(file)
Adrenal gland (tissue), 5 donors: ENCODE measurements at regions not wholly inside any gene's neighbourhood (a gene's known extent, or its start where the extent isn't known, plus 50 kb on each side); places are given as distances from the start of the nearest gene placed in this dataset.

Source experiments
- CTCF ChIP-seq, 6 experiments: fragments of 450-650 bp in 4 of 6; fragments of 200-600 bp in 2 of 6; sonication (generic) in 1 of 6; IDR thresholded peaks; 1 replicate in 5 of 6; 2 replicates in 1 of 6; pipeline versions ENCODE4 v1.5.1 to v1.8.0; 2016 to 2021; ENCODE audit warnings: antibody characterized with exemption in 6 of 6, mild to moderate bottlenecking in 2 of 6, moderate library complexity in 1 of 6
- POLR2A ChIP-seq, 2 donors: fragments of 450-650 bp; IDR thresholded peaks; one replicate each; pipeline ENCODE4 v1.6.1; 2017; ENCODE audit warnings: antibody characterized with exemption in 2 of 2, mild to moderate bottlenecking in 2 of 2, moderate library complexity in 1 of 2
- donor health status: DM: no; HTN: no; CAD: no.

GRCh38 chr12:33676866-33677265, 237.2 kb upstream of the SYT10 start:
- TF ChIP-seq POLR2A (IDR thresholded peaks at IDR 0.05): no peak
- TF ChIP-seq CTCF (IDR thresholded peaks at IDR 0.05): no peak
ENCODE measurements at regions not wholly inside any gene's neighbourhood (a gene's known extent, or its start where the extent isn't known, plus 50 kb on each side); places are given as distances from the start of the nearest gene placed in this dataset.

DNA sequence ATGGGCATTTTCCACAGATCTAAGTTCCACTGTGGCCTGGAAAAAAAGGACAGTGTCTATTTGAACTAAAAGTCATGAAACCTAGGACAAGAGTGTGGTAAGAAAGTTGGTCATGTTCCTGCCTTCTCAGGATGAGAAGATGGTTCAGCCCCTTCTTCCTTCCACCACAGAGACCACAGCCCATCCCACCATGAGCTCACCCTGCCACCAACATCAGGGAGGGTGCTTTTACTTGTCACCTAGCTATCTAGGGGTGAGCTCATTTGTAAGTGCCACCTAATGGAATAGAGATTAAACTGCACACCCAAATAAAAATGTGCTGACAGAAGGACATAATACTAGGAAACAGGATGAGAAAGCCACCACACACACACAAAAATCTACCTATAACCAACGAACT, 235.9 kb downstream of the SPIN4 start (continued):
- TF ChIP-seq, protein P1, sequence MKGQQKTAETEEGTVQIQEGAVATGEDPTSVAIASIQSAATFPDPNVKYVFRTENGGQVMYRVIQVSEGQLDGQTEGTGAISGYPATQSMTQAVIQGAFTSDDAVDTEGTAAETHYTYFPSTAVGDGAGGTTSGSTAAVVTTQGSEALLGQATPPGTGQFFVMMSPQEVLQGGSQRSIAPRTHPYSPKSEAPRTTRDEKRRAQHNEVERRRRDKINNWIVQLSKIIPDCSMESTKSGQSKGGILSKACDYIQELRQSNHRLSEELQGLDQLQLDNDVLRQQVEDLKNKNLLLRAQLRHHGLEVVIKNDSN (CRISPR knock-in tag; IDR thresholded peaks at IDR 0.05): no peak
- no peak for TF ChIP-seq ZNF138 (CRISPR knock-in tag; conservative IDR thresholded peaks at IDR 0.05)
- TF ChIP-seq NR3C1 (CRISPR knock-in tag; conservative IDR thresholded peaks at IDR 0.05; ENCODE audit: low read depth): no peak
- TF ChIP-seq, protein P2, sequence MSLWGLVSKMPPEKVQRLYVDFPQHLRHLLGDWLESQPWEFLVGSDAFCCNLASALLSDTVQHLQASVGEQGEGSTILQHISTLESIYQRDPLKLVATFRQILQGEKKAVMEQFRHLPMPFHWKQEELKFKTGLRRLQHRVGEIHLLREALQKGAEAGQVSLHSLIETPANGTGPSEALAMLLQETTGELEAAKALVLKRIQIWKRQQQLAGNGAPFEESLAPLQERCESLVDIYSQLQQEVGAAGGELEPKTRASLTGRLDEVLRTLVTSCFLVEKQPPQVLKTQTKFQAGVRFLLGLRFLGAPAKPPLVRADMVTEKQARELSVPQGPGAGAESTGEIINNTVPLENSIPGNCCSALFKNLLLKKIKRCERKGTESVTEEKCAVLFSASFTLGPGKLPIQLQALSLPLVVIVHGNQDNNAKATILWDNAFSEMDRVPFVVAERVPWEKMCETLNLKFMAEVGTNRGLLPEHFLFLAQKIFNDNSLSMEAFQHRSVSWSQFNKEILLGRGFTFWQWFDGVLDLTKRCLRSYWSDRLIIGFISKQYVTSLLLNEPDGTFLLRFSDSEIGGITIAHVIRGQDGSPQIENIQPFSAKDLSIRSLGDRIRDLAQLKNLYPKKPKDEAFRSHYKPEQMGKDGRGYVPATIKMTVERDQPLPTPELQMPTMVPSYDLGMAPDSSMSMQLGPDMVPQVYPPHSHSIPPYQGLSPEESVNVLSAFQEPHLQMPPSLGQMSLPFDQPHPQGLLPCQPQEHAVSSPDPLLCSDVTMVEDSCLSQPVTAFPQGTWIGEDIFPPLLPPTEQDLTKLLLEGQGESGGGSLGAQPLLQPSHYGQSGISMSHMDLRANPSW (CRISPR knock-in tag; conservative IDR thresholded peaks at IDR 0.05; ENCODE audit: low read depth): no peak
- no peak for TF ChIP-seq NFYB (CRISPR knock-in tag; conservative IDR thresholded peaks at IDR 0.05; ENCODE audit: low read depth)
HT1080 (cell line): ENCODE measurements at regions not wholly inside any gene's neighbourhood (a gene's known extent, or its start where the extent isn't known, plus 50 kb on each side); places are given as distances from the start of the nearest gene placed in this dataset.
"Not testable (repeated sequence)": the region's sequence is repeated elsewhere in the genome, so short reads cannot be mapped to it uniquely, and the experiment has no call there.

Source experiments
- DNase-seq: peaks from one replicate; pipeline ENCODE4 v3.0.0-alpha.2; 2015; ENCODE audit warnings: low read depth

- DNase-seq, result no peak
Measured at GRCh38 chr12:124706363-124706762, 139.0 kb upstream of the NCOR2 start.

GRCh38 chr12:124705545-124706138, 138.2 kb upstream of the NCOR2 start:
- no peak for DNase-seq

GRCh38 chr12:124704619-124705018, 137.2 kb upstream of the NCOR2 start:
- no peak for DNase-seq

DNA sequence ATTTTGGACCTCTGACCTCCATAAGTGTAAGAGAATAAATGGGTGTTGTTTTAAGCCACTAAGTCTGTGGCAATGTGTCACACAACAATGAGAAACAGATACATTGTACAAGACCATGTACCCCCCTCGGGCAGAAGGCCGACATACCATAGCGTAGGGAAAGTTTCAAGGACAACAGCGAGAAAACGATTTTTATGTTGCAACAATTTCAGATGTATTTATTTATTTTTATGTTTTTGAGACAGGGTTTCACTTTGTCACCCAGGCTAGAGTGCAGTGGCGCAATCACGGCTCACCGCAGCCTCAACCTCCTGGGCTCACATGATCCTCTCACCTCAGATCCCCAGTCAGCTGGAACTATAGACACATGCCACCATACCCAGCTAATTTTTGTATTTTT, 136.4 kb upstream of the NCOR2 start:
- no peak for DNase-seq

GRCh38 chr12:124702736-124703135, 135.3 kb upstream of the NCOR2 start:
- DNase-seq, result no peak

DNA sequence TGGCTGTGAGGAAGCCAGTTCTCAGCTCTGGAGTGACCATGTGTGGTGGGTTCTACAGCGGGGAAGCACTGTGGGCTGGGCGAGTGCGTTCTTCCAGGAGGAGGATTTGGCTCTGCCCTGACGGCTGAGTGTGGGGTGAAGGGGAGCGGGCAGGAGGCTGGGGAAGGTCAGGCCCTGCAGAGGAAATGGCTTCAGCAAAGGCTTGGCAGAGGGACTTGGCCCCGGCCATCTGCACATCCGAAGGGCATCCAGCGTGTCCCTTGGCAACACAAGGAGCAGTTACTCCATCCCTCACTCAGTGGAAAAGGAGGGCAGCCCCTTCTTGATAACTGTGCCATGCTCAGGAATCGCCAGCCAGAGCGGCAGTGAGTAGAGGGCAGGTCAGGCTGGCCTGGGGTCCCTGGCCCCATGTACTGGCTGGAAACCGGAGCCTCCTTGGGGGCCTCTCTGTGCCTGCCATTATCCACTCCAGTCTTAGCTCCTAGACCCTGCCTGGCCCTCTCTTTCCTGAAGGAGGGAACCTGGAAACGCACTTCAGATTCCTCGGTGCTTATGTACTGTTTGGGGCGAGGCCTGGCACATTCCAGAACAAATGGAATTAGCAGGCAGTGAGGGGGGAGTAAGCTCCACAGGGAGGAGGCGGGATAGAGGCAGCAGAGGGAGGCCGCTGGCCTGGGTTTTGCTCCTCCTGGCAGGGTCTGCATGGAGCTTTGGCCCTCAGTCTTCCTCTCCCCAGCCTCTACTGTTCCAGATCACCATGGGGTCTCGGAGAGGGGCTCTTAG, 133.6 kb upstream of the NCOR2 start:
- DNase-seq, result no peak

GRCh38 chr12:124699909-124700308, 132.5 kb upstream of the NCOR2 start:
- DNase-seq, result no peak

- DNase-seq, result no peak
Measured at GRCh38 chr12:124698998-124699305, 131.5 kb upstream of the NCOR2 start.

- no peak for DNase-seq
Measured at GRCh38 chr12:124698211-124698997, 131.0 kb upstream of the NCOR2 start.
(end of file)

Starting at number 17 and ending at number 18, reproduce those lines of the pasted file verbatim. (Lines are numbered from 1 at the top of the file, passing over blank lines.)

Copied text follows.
"Not testable (repeated sequence)": the region's sequence is repeated elsewhere in the genome, so short reads cannot be mapped to it uniquely, and the experiment has no call there.

Source experiments